This stop-motion marvel wins because of its crazy meta moments. For example, there’s The LEGO Movie and The Matrix. That combination is a simple winner to me, after watching this work, I even have to question existence. And although we can’t penetrate past the veil of current reality, perhaps what’s out there is truly scary, indeed. The dialogue will leave you thinking about life, the universe, and everything, too!
Guillermo del Toro’s Pinocchio
Del Toro can do no wrong in his retelling of a classic tale. It’s dark and enchanting. I don’t need to say anymore. And between this and him also executive producing the next work, this year may well see him needing to build a shed to house all those awards he has.
Puss in Boots: The Last Wish
The exuberance and challenge of facing death upfront is what makes this movie special. With this title, we can learn why the writers went the direction they did, and hopefully cheer for Puss as he regains a new set of “regenerations” (but not like in Doctor Who) to allow more stories to be told in his future. For a full review, please check out my original post.
Marcel the Shell With Shoes On
I’d be very surprised if this work wins. There’s a simplicity in this film’s design to really tug at the heart, and you just have to read my review to understand why this movie rounds out my top three choices for taking home the Oscar.
Feature Films at the 95th Annual Academy Awards
To be fair, some people are watching just to find out if their favourite film will take the top spot for best all around. In the 95th Academy Awards Feature Film catagory are these top three choices.
The Banshees of Inisherin
When stars Colin Farrell and Brendan Gleeson are paired up to play two lifelong friends only to have it self-destruct, what’s not to like? We can learn from this film. Some of it will break your heart, given the lost friendships that happen to us all, but as for how we can all grow from it, that’s why this film deserves special mention.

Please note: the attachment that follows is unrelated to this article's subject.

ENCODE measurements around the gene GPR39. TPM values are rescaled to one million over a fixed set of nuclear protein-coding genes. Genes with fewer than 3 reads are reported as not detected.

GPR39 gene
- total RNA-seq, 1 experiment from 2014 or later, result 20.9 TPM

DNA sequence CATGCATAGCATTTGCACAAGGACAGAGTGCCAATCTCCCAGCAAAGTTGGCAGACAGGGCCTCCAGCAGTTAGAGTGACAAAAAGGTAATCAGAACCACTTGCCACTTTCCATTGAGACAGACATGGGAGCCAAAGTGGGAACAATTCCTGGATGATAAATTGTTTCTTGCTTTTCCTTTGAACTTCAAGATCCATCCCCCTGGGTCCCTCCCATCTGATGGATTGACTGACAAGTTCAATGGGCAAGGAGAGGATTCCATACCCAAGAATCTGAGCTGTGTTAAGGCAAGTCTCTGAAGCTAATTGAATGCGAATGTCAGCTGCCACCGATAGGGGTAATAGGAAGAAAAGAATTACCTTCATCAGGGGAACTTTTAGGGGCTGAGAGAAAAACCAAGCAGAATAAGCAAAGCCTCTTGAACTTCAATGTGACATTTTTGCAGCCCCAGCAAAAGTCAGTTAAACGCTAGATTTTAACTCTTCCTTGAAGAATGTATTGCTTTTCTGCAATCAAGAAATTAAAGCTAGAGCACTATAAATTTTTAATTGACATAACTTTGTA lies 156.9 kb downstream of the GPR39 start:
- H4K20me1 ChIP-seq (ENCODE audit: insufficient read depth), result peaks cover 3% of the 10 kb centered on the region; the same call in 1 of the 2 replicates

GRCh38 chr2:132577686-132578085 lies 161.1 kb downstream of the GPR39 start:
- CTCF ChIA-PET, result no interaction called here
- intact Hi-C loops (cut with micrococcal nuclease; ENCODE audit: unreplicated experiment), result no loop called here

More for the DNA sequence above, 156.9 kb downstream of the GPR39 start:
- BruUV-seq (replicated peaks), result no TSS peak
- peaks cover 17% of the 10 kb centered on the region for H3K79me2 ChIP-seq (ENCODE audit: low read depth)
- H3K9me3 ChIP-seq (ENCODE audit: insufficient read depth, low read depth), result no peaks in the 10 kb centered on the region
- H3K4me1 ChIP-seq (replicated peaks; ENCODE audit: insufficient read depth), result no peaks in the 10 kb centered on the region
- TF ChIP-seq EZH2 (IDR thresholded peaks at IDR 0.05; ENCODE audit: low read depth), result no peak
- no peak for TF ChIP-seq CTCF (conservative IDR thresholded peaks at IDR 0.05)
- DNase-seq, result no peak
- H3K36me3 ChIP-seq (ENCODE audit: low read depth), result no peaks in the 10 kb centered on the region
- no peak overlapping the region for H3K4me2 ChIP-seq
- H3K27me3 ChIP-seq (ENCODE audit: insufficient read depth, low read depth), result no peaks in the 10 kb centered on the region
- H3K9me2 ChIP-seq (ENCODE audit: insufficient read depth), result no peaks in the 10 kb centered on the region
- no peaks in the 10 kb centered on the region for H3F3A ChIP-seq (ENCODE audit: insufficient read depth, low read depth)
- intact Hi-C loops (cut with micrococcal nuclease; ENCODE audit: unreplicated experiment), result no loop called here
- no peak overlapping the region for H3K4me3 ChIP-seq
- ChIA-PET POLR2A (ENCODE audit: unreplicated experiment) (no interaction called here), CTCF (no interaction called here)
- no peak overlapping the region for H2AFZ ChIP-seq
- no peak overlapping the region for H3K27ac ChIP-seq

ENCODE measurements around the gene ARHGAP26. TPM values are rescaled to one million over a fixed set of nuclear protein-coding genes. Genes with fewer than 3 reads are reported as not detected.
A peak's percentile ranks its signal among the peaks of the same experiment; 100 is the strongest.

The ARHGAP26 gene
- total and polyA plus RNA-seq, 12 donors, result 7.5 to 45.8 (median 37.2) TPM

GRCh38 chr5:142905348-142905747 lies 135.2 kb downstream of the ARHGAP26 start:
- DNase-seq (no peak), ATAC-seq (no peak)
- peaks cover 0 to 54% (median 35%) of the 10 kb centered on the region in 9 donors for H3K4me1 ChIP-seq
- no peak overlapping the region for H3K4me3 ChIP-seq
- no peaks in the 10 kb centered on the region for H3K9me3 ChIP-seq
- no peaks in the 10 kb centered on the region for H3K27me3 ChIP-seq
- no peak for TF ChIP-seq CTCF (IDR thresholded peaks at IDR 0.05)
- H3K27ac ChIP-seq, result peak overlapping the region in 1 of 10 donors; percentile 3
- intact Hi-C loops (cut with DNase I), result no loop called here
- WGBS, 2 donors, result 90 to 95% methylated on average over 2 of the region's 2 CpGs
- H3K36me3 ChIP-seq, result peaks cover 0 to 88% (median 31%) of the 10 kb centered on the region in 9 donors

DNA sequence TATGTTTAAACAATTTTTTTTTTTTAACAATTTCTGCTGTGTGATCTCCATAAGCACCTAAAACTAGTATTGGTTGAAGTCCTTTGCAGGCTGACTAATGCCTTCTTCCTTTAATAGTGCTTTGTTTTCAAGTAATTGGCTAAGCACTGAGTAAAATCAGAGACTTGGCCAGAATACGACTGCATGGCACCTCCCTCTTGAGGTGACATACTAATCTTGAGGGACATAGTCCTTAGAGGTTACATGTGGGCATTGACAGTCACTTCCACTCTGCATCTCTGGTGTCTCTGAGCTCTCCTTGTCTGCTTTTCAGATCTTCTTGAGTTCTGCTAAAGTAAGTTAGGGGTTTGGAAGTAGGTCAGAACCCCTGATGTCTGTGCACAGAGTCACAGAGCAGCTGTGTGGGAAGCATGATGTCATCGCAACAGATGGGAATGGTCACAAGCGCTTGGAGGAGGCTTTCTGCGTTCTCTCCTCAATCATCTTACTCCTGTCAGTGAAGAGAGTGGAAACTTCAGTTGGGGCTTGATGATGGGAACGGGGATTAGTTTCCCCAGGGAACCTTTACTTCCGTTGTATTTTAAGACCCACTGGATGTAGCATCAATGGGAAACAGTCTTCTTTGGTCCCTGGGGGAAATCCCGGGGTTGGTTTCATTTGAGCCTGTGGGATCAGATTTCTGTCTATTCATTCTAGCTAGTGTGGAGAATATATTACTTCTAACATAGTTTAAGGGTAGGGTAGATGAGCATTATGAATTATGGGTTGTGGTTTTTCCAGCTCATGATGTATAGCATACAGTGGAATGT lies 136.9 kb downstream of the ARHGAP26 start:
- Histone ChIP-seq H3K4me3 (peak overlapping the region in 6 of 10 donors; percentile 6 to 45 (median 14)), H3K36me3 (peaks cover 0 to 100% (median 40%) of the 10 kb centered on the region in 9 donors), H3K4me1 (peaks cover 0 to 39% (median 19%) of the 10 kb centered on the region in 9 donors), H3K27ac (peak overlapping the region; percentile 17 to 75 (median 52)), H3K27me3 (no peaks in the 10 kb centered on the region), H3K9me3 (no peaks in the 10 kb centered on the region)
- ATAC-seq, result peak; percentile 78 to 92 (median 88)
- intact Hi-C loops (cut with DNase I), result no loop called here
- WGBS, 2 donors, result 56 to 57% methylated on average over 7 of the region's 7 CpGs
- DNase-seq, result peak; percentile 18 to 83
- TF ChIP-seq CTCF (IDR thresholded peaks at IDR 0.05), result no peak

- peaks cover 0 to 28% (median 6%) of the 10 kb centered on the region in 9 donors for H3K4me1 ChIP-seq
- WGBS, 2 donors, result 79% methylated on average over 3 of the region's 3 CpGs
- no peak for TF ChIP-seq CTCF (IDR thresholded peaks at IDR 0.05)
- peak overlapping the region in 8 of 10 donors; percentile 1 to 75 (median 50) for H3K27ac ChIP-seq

Everything, Everywhere, All at Once
This wicked sci-fi family drama really breaks a lot of conventions, and Michelle Yeoh gives a performance of a lifetime when she plays herself, a character, a rock, and even more. Although it’s essentially about dysfunction, why this picture shines is that it too recognises the value of cinema and the choices we make. For spoilers, my movie review can be read here.
After giving my review, some voters may well have to honour Stephen Spielberg. Even though they’re putting this work ahead of others, the film celebrates the early days of cinema from a perspective few rarely know about. To see how these early pioneers become the greats we respect now depends on how much of the real backstory you know.
That fictional version of Spielberg can also be the next Cecil DeMille or even D. W. Griffith (minus the rough spots). But after watching the mini-docs about the making of this work, it’s easy to know who this movie loves.
The best Dark Horse Comics releases from October to enjoy Halloween with is wide-and varied, and my picks include:
I have found my top three picks of the best Dark Horse Comics releases from October. A few were provided ahead of street release, and they’re now available at a local comic book store near you. They make for fine reading on a cold night, when not everyone wants to experience the brisk outdoors. Tis the season to sit by a cozy light, enjoy the warmth of the fireplace and enjoy a graphic novel/novella.
The EC Archives: Incredible Science Fiction leads the pack since I like to see what comics were like back in the days. This publisher is better known for its horror comics than educational storytelling, and to get a peek at what else they printed makes for some great reading. Grant Geissman’s forward gives newcomers a history lesson regarding comic book censorship, and Mark Evanier’s mini-essay explains why these works must be preserved.
The Moon Festival is nearly here in North America! It’s already started in China, and this annual mid-autumn event is big. Pandemic or not, close-knit families are likely to gather to observe the moon and give thanks much like the American holiday of Thanksgiving. The tradition came about circa 17th century and it only gained in popularity since. It’s also considered to be the second most important holiday in the Chinese calender (1) and some make the time a three-day celebration! I plan on catching three specific films to respect this aspect of the event.
Another aspect is ritualistic. This includes burning incense and releasing candle lit lanterns so they will float up into the night sky like an air balloon. The best made ones with a carefully hidden helium baloon can float up very high to resemble stars.